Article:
Royal Oak Woman Takes on Fight to Boost Pancreatic Cancer Research
Gael Sandoval lost her husband, Ricky, who was the security director for the Detroit Lions, to the disease two years ago. Tuesday, she visits Washington, DC, to tell lawmakers why they need to put more resources toward funding and research.
Gael Sandoval found herself leafing through instruction manuals one recent night when her newly installed sprinkler system refused to give her lawn a much-needed drink of water after a long day of 90-degree heat.
“If I don't get this fixed, I'm going to have a yard full of dead grass,” the Royal Oak resident said. “It's one of the things my husband used to do and now I just have to learn to do it.”
Sandoval's husband Ricky Sandoval lost his battle to pancreatic cancer on July 2, 2009 – 37 months after his diagnosis and just two days after his 49th birthday.
Sandoval took action less than a year after losing her beloved husband, who was director of security for the Detroit Lions, signing on as an affiliate for the Pancreatic Cancer Action Network (PanCAN) and advocating for funding, better research and treatment.
“Because of the nature of this disease, you get a passion to change it,” she said.
Volunteers from the Pancreatic Cancer Action Network who share Sandoval's passion are preparing to be in Washington, D.C., on Tuesday for the organization's fifth annual Pancreatic Cancer Advocacy Day to meet with members of the House and Senate to share their personal pancreatic cancer stories and request additional federal funding for research, said Colleen Kmiecik, the Detroit affiliate spokeswoman for Pancreatic Cancer Action Network.
This year, 10 volunteers from Michigan are attending the event, including Sandoval, Kmiecik said.
“Gael and the others are volunteers who are paying their own way and taking time off work to express their concern – they are not paid lobbyists,” Kmiecik said. “It’s a great example of how our government works and the access we have to our representatives, and the ability we have to ask for what we want.”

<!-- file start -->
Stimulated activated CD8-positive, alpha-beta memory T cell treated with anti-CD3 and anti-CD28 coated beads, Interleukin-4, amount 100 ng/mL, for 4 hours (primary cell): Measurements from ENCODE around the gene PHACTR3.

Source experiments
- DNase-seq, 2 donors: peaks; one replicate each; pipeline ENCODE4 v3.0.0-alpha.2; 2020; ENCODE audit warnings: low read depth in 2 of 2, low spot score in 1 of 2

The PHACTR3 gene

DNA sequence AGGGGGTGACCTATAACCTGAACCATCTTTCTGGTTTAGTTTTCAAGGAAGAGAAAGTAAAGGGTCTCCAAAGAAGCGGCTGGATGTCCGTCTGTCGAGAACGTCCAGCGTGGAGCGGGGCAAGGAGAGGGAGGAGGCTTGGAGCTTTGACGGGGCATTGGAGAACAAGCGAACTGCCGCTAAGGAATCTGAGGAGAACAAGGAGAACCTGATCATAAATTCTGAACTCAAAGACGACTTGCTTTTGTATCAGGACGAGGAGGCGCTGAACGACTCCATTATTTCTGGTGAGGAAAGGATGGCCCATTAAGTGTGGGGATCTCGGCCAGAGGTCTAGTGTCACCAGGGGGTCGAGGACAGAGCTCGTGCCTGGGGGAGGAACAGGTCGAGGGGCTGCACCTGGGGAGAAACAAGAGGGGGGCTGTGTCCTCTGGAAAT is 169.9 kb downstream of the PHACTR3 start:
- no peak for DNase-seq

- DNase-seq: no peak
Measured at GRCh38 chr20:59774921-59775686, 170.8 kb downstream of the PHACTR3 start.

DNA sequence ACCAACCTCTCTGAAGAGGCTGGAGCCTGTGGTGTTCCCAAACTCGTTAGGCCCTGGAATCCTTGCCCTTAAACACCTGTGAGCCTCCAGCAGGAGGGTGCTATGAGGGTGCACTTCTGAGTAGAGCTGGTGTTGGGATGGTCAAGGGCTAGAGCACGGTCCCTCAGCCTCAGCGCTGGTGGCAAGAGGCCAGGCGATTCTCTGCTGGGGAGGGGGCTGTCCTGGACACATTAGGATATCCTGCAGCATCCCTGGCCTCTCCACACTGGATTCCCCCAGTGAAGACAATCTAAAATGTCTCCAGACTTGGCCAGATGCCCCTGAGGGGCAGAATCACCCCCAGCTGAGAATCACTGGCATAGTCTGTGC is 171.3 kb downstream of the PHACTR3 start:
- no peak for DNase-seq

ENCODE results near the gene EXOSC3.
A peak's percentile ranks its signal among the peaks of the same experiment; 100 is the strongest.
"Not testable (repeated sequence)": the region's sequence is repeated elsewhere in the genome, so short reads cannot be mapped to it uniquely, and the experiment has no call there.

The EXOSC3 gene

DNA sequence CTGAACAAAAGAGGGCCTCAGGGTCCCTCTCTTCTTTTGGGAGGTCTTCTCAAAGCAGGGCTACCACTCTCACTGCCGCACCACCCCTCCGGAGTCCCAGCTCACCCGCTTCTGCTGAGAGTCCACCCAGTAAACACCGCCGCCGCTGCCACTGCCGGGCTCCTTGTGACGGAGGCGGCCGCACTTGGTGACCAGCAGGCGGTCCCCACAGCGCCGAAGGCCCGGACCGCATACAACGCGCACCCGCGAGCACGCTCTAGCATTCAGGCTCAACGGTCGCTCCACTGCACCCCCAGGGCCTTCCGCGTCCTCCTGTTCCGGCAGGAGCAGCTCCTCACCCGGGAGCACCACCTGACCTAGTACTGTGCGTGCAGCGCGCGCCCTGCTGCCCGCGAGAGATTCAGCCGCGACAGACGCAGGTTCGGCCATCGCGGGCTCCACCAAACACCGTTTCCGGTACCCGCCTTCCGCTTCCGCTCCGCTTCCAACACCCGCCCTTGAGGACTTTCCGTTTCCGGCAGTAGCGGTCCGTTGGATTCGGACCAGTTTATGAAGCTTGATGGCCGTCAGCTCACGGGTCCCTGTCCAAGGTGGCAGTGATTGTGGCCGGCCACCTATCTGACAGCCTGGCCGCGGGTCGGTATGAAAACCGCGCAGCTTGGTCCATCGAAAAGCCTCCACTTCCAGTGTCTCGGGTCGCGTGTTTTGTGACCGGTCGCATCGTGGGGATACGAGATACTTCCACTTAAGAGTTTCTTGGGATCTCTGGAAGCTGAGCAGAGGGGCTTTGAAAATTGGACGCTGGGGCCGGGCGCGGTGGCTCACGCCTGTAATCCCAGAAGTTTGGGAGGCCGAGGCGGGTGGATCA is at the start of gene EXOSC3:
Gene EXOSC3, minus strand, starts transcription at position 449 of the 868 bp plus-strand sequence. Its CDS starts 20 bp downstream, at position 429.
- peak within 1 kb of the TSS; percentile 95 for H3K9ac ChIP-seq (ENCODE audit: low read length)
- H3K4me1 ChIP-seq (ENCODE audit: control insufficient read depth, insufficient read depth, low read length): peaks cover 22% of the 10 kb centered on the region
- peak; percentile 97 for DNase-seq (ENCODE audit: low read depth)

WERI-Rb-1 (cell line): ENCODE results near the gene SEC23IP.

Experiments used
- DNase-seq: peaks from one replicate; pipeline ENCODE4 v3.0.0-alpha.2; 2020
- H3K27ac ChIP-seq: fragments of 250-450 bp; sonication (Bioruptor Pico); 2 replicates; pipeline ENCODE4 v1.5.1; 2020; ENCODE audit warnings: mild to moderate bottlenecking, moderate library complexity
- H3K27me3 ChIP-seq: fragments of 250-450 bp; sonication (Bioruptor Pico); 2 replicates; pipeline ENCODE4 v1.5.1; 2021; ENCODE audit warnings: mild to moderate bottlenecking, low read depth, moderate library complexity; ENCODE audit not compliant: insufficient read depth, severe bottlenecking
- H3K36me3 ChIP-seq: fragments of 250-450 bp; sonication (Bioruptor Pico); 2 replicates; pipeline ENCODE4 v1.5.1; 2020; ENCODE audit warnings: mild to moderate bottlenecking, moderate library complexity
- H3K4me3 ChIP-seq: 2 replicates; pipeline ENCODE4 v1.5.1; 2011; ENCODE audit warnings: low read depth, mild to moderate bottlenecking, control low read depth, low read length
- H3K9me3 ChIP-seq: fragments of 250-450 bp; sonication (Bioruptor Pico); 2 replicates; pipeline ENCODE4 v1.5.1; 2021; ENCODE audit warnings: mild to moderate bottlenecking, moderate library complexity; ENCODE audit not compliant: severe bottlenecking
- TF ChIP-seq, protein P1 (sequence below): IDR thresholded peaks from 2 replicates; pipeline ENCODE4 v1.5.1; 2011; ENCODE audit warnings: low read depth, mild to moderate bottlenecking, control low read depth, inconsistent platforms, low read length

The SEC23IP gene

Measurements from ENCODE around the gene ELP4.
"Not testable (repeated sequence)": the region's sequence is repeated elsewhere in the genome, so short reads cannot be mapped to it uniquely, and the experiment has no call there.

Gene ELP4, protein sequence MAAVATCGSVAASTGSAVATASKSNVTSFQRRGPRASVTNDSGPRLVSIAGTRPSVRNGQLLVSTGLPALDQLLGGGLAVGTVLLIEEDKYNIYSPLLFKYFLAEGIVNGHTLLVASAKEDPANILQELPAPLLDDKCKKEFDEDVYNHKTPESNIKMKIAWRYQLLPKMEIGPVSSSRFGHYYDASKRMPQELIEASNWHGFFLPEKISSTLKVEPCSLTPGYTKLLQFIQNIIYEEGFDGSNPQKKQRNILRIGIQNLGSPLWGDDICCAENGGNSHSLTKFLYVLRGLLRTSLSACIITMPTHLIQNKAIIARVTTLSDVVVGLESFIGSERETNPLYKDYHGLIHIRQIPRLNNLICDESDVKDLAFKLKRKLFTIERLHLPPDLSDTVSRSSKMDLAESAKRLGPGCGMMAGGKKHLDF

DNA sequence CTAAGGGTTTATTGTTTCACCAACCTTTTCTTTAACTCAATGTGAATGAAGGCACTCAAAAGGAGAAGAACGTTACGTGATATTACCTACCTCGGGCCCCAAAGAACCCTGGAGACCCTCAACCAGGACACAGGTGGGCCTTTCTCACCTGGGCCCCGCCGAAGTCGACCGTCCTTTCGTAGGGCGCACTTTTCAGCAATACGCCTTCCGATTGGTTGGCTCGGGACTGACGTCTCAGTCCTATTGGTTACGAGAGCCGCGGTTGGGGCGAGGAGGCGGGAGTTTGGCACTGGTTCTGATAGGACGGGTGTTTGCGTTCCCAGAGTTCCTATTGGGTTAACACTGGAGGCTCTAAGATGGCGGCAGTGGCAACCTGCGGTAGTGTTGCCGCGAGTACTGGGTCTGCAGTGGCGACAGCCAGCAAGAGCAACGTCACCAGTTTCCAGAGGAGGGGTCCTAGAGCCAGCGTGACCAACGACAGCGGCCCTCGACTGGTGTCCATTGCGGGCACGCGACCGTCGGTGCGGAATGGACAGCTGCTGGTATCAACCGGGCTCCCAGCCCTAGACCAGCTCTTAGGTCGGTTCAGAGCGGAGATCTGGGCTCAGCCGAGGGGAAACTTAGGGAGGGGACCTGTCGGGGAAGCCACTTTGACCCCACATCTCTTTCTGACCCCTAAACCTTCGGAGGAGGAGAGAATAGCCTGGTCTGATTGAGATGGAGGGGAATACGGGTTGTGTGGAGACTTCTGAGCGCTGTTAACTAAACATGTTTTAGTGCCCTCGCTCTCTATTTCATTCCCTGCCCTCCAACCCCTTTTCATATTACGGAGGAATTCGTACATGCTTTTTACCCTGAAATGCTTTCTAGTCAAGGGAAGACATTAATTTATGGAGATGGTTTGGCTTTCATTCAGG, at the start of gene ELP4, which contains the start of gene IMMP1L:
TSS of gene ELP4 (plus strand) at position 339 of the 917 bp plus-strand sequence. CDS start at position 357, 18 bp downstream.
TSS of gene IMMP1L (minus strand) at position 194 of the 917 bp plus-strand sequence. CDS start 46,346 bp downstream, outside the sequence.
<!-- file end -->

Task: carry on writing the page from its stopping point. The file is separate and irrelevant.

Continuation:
Sandoval considers herself in good company at PanCAN. “We have an incredibly passionate group of people here in Michigan," she said. "It's an incredible group of people to be fighting with.”
'I'm determined to save the pancreas'
Sandoval's friends wondered if she would stay in Michigan after she lost her husband, Ricky, or move back to her hometown of New Orleans. “Without fail, I say: 'I love it here. I'm staying,'” she said. “I have the best neighbors and a job I love.”
Sandoval is the senior account manager of the Ford Global Walk Team at the Juvenile Diabetes Research Foundation, a nonprofit organization that focuses on juvenile diabetes cure, research and development services with which Edsel Ford and his wife Cynthia are actively involved.
“I'm determined to save the pancreas,” she joked.
It's a determination many saw while Ricky Sandoval was fighting pancreatic cancer, which was a longer battle than most are able to take on. Known as the deadliest form of cancer, pancreatic cancer typically has a one-year survival rate of 75 percent and a five-year survival rate of only 6 percent, according to PanCAN.
“The norm is three to six months,” Sandoval said. “Symptoms are pretty vague: lower back pain, loss of weight, sometimes stomach pain and jaundice.”
These symptoms are often overlooked or misdiagnosed. Sandoval was initially misdiagnosed with acid reflux.
There are many obstacles that keep doctors from diagnosing pancreatic cancer and get in the way of treatment, Sandoval said, including:
no specific known marker.
awkward position of the pancreas deep in the abdomen. Part of the organ is found between the stomach and the spine and the other part is nestled in the curve of the small intestine.
a high density that makes the pancreas an organ in which a tumor may be harder to detect.
lower blood flow that makes the pancreas a difficult organ to penetrate with drugs and chemotherapy.
It's sad that it takes a well-known figure like her husband to raise awareness for such a devastating disease, Sandoval said. The death of actor Patrick Swayze helped shed a little light on the issue, she said, but for the most part if people aren't touched personally by the disease, they are unaware of it.
“One of the challenges we face is that with so few survivors, so there aren't any advocates,” she said.
Another challenge is survivors are often the ones who are left to take on the mission.
“It's hard because it hits so quickly and it's so devastating that people don't have the emotion for the fight,” she said.